Topic #5: Libel at Yelp

Below you will find a clear explanation of Libel providing a comprehensive understanding of the Tort. I would like to thank for their extensive resources, many of which I used to provide what follows.

What is Libel?

“To publish in print (including pictures), writing or broadcast through radio, television or film, an untruth about another which will do harm to that person or his/her reputation, by tending to bring the target into ridicule, hatred, scorn or contempt of others.

Libel vs. Slander?

Libel = written or broadcast defamation.

Slander = oral defamation


According to, “defamation is an all-encompassing term that covers any statement that hurts someone’s reputation.

When is Someone Guilty of Libel?

An individual or entity is guilty of libel when their statement(s):

  • Resulted in obvious and foreseeable harm
  • Can be proved to have been false
  • Were made as a proclamation of fact rather than personal opinion

Under What Conditions can a Victim of Libel Recover?

If proof of malice exists, the defamed party can bring a lawsuit to recover for damage inflicted on their reputation.

The Issue

The online review site Yelp is contracting lobbyist in order to pressure Congress to pass legislation that’ll help the website curtail the influx of defamation lawsuits it’s been facing recently. One lawsuit in particular recently arose after Jane Perez, a Yelp customer in Virginia, wrote a review viciously criticizing the work of a contractor she had hired to work on her house. Click below to read her review:

The Review


In the post Ms. Perez accuses the contractor, Christopher Dietz, of failing to perform the duties of the job, robbery, and operating illegally without a license. Mr. Dietz, responded by filing an internet defamation lawsuit against Ms. Perez  to recover $750,000 in damages resulting from libel. Mr. Dietz has also requested a local court authorize a preliminary injunction preventing Ms. Perez from “writing similar reviews” online.

A court found that the claims made by Ms. Perez were in fact defamatory. However, Mr. Dietz was also found guilty of defamation after he posted comments on the post made by Ms. Perez.

Advances in technology have given rise to new and unforeseen communications mediums that pose increased risks for business’s. These include:

Throughout history, emerging mass media technologies have been received poorly and, in some cases, feared.  In a 2007 TED talk conference, Lawrence Lessig gave an example of how people believed the advent of the telephone would hurt society. Mr. Lessig mentioned a quote from the early 1900’s in which telephones were described as “infernal machines.”

The answer isn’t to be afraid or neglect the development of a proper and educated understanding of new technologies as they emerge. Rather, the answer is to embrace these new technologies identifying their costs and benefits to individuals, organizations, and society in general.

To avoid making libelous claims it’s important that individuals and businesses exercise appropriate ethical responsibility. According to Guth and Marsh’s chapter Ethics and Social Responsibility, “Ethics are the values that guide the ways we think and act… without values, we have no ethics. But unless we bring forth those qualities in our thoughts and actions, we still have no ethics. Ethics are active, not passive.”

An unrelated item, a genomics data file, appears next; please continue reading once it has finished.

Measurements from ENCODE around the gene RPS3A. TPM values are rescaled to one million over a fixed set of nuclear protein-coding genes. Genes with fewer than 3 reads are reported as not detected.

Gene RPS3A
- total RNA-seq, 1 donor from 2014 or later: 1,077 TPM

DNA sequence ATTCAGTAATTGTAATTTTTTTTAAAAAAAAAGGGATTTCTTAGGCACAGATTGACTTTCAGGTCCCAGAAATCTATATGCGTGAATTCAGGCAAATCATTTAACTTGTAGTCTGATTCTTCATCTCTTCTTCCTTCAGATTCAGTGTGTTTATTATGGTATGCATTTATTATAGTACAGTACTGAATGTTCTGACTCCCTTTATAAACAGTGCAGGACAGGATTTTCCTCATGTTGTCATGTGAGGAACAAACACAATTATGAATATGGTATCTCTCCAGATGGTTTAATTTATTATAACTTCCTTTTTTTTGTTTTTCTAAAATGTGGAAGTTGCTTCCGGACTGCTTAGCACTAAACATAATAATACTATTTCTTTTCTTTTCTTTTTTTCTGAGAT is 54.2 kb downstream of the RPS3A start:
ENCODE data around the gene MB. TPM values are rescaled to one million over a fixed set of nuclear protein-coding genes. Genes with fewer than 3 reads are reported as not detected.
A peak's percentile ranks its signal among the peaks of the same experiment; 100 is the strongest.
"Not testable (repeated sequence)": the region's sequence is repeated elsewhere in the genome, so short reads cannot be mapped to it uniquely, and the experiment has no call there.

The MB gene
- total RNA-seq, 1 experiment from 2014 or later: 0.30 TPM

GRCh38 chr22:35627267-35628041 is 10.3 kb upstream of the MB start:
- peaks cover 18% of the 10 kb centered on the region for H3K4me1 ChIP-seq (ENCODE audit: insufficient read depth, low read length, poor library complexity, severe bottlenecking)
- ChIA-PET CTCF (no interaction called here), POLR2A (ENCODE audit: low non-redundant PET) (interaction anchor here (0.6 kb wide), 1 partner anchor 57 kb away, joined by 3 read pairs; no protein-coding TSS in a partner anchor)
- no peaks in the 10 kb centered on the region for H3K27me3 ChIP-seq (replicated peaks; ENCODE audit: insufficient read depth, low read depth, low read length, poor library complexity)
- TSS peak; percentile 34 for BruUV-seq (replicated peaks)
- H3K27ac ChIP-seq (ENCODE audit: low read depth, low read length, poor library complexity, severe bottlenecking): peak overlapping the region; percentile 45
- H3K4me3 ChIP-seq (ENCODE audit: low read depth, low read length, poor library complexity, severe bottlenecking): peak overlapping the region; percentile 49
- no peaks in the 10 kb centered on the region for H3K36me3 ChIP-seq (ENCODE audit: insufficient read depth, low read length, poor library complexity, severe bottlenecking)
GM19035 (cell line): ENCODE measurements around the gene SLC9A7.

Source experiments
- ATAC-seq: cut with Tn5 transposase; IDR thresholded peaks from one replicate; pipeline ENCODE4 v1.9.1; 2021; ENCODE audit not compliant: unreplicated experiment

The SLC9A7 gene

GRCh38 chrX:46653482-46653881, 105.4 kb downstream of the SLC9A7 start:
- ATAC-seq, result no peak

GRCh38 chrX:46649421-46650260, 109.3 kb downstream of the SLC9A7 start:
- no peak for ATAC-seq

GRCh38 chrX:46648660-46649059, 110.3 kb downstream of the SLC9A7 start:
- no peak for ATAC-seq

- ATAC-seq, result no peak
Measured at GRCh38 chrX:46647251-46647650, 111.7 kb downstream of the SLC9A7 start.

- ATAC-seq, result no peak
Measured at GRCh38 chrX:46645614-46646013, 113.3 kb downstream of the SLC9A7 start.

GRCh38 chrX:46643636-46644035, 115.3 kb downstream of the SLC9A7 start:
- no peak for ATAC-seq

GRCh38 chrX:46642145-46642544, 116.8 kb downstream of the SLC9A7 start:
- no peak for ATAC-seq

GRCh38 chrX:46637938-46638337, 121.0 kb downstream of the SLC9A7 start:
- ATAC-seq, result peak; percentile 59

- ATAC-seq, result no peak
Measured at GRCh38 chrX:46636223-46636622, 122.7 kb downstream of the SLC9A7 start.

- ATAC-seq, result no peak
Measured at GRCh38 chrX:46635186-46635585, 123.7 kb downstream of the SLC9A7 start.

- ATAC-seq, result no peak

Online websites such as Yelp and Angie’s List should employ some of The Essential Questions given by Louis W. Hodges to prevent future abuse of free speech on their websites. Doing so will promote ethical responsibility and conduct among their users. Users of these websites should be asked:

  1. Who are the stakeholders that could be affected by their comments?
  2. What are the predictable effects of their actions?
  3. What are the morally relevant facts of their reviews?

Libelous reviews can be avoided if users ask themselves the aforementioned three questions prior to making a post. It is very hard to impose strict government control on Yelp and attempts at doing so should be avoided. The government does not have a right to restrict the free flow of information and ideas on the internet unless such ideas result in defamation.

Allow me to present to you a hypothetical situation.


Jane Doe recently dined at Iggies, an Italian restaurant in Los Angeles. She didn’t like how her waiter smelled so when Jane got home she logged onto her yelp account and wrote:

Iggies is the worst restaurant in the city. They hire waiters who have poor hygiene and the restaurant fails to enforce legal sanitary requirements on its employees. Their food is poison and should be avoided at all costs. 

Such a claim would be libelous and grant remedy to Iggies for damage to reputation caused by defamation. However, if Jane had wrote:

Iggies is a horrible restaurant. My waiter smelled of onions and my appetite was instantly killed. Don’t go there!!

Nothing is wrong with the above post and therefore defamation doesn’t exist.


Leave a Reply

Fill in your details below or click an icon to log in: Logo

You are commenting using your account. Log Out /  Change )

Google+ photo

You are commenting using your Google+ account. Log Out /  Change )

Twitter picture

You are commenting using your Twitter account. Log Out /  Change )

Facebook photo

You are commenting using your Facebook account. Log Out /  Change )


Connecting to %s